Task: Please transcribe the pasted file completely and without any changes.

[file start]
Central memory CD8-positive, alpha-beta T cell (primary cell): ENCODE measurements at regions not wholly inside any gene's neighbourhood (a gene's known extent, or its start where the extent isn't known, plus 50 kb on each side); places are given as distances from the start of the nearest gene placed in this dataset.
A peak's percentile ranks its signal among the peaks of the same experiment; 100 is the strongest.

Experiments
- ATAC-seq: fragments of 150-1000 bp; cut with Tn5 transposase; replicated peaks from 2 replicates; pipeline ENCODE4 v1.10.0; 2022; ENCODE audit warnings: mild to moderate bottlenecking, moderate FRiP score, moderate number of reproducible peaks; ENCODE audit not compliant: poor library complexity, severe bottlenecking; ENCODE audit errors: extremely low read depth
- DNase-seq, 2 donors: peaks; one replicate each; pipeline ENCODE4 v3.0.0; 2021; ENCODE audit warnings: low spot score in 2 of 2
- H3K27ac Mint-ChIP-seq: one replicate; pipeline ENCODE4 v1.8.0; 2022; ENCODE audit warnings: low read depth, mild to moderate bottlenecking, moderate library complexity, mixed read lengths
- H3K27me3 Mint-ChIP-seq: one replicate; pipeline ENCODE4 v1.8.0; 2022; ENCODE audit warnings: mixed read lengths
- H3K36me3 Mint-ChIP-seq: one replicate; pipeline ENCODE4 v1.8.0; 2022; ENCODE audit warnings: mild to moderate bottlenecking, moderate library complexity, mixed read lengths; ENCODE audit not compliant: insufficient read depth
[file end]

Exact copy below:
Central memory CD8-positive, alpha-beta T cell (primary cell): ENCODE measurements at regions not wholly inside any gene's neighbourhood (a gene's known extent, or its start where the extent isn't known, plus 50 kb on each side); places are given as distances from the start of the nearest gene placed in this dataset.
A peak's percentile ranks its signal among the peaks of the same experiment; 100 is the strongest.

Experiments
- ATAC-seq: fragments of 150-1000 bp; cut with Tn5 transposase; replicated peaks from 2 replicates; pipeline ENCODE4 v1.10.0; 2022; ENCODE audit warnings: mild to moderate bottlenecking, moderate FRiP score, moderate number of reproducible peaks; ENCODE audit not compliant: poor library complexity, severe bottlenecking; ENCODE audit errors: extremely low read depth
- DNase-seq, 2 donors: peaks; one replicate each; pipeline ENCODE4 v3.0.0; 2021; ENCODE audit warnings: low spot score in 2 of 2
- H3K27ac Mint-ChIP-seq: one replicate; pipeline ENCODE4 v1.8.0; 2022; ENCODE audit warnings: low read depth, mild to moderate bottlenecking, moderate library complexity, mixed read lengths
- H3K27me3 Mint-ChIP-seq: one replicate; pipeline ENCODE4 v1.8.0; 2022; ENCODE audit warnings: mixed read lengths
- H3K36me3 Mint-ChIP-seq: one replicate; pipeline ENCODE4 v1.8.0; 2022; ENCODE audit warnings: mild to moderate bottlenecking, moderate library complexity, mixed read lengths; ENCODE audit not compliant: insufficient read depth